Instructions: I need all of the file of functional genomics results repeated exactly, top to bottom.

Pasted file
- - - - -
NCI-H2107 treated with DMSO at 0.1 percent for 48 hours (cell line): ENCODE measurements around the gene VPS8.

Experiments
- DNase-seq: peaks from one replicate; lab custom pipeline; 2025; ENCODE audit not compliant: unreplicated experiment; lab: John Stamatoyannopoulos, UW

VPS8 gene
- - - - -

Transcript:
NCI-H2107 treated with DMSO at 0.1 percent for 48 hours (cell line): ENCODE measurements around the gene VPS8.

Experiments
- DNase-seq: peaks from one replicate; lab custom pipeline; 2025; ENCODE audit not compliant: unreplicated experiment; lab: John Stamatoyannopoulos, UW

VPS8 gene